Home' Technology Review : July August 2008 Contents ESSAY 79
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The first was that this procedure is one of my favorites. The
second was that I must be getting old.
When I was a resident, one of my attending surgeons was
revered for his minimalist style and slick surgical skills. His
description of his method was something like this: "I like to
pare down an operation to its essentials. I cut out one small,
unnecessary step at a time. If I detect any problems, then I
add a step back in." This may sound scary, until you realize
that fiddling with extra steps can cause problems. Extra steps---
extra instruments and maneuvers---can mean more time under
anesthesia and a greater chance of infection.
Why do these extra steps exist in the first place? Some-
times a little detail here or there is more voodoo than com-
mon sense, but we keep up the tradition because that's what
we were taught. Perhaps we don't question the standard pro-
cedures enough. Do we really need to leave a drain behind?
Do we really need to close that layer in a careful, watertight
fashion? Does it actually help to inject a numbing medication
into the muscle before closing? Is smearing antibiotic oint-
ment over a clean incision really necessary?
On the other hand, sometimes technological innovation
adds details to an operation that may not benefit from them.
Don't get me wrong: I am more enthusiast than Luddite. But
sometimes what I observe is a new technology searching for
a need instead of filling one. In that case, beware.
For example, a common buzzword in surgery is "minimally
invasive." An entire industry's worth of scopes, retractors,
and instruments have been developed so that practically any
operation can be done in a way that meets that description.
In general, I welcome the trend. Who would choose to have
an open gallbladder operation instead of leaving the hospital
with just a few small stab marks?
In the case of gallbladder surgery, the benefit of minimally
invasive laparoscopic techniques over open surgery became
so obvious over time that a randomized, controlled trial---
another buzzword in medicine---was never even undertaken.
And within neurosurgery, the minimally invasive approach
to certain major spine fusions is a godsend to the patient. The
advantages over traditional, open surgery are numerous: a
much smaller incision, less surgical trauma to the muscles,
less pain, fewer narcotics, and a shorter recovery.
In my mind, however, it's not so clear whether the mini-
mally invasive approach is a plus for smaller, less involved
spine cases. Take a typical lumbar microdiscectomy, in which
a small window of bone is drilled into the spine in order to
extract a fragment of disc pressing on a nerve. This is the most
common operation that neurosurgeons perform.
The senior surgeon who taught me the traditional approach
to this surgery showed me how to do the operation through
an incision measuring about an inch. He was so proud of
his small incisions that he would take a picture of the large
fragment of extracted disc held up next to a ruler, which was
placed in line with the incision. He would give this photo to
the patient after surgery. This was quite e ective for word-of-
mouth marketing. ("Wait, you need disc surgery? Go to my guy.
Take a look at this!") I became quite comfortable and e cient
with this technique, and I found that most patients did not
have significant postoperative pain at the incision site.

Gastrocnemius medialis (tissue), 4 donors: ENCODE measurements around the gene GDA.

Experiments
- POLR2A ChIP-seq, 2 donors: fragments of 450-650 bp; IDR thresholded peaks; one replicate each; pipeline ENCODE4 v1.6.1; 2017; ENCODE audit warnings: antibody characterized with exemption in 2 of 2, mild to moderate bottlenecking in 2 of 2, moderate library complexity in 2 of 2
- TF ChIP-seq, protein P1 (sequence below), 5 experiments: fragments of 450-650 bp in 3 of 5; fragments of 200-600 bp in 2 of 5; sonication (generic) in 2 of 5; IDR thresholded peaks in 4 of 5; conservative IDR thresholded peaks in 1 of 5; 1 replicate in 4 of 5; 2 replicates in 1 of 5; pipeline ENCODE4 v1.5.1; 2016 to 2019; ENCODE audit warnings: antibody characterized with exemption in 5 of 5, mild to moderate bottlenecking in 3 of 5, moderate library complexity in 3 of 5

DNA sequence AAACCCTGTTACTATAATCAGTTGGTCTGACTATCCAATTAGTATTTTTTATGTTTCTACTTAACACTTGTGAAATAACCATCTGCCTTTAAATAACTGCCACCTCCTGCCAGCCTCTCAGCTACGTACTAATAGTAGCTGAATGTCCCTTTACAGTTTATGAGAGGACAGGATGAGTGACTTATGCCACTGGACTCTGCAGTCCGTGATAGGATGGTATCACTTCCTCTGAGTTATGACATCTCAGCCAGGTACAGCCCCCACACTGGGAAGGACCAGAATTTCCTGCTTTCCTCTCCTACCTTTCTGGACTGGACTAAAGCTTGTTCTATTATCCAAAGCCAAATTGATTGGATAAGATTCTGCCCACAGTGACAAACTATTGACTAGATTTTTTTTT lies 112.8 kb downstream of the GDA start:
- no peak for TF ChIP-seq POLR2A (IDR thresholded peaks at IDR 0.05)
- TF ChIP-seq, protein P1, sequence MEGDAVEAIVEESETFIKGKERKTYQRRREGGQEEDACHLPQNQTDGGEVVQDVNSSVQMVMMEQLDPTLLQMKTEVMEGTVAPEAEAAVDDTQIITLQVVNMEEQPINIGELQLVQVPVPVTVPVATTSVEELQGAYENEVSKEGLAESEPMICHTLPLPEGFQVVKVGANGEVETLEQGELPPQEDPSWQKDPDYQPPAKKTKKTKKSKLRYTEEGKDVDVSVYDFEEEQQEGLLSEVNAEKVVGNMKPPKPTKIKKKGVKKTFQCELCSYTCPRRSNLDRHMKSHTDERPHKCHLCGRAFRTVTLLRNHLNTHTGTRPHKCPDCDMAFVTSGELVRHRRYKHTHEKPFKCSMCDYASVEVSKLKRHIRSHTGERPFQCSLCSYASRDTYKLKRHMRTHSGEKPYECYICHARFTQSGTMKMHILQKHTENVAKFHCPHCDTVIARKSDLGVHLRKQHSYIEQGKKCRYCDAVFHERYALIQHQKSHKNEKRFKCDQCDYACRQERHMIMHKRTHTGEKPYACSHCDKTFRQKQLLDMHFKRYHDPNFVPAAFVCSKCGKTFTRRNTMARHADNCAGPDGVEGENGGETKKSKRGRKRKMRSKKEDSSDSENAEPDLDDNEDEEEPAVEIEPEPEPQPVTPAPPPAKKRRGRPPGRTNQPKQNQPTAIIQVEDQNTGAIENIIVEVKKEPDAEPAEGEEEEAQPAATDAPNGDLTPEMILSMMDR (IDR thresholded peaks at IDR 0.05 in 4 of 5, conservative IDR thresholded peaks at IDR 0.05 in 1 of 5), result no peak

As minimally invasive spine surgery became popular, as
patients started to ask for it, and as instrumentation compa-
nies pushed their tools for both the big and small cases, I felt
obligated to try it. What I found, though, was that the juice wasn't
worth the squeeze. All of a sudden, what had been a relatively
pared-down operation required more instrument trays in the
room, a nurse familiar with the new tools, a large specialized
retractor that had to be bolted to the bed, an unwieldy fluo-
roscopic "C-arm" machine that seemed to get in the way, and
(because the new technique involved fluoroscopy) a heavy lead
apron that I had to wear for at least the first part of the surgery.
Spine surgeons have started to realize that a minimally
invasive discectomy actually seems to increase the likelihood
of one particular complication: leakage of cerebrospinal fluid.
That's because the surgeon must use a rigid and narrow retrac-
tor, which makes it di cult to achieve unfettered access to all
the necessary anatomy, especially when the surgeon is still
on the steep part of the learning curve. As for the prospect of
reducing postoperative pain, an original selling point of the
new approach, I have not been impressed. I will admit that the
new tools enable surgeons to operate through an incision that
is slightly smaller than my usual inch. Is anyone excited?
For all my griping, I am inspired by the general direction of
innovation in surgery. I can't help believing that the answer to
the fiddle factor is better technology, not less technology: after
all, the innovative leaps in other fields leave medicine far behind.
The most high-tech equipment available to the brain surgeon
pales in comparison with the technology onboard a fifth-
generation fighter jet, or in a modern nuclear power plant.
If we can catch up a bit, it will be fascinating to see what's in
store for neurosurgeons of future generations. But we should
be careful what we wish for. Just as technological advances
in nuclear plants and fighter jets try to maximize safety and
e cacy by minimizing (or even eliminating) the human ele-
ment, we should realize that the ultimate advances in surgery
will take aim at perhaps the most fickle tool in the operating
room: the surgeon.
KATRINA S. FIRLIK IS A NEUROSURGEON IN GREENWICH, CT, AND THE AUTHOR
OF ANOTHER DAY IN THE FRONTAL LOBE: A BRAIN SURGEON EXPOSES LIFE ON
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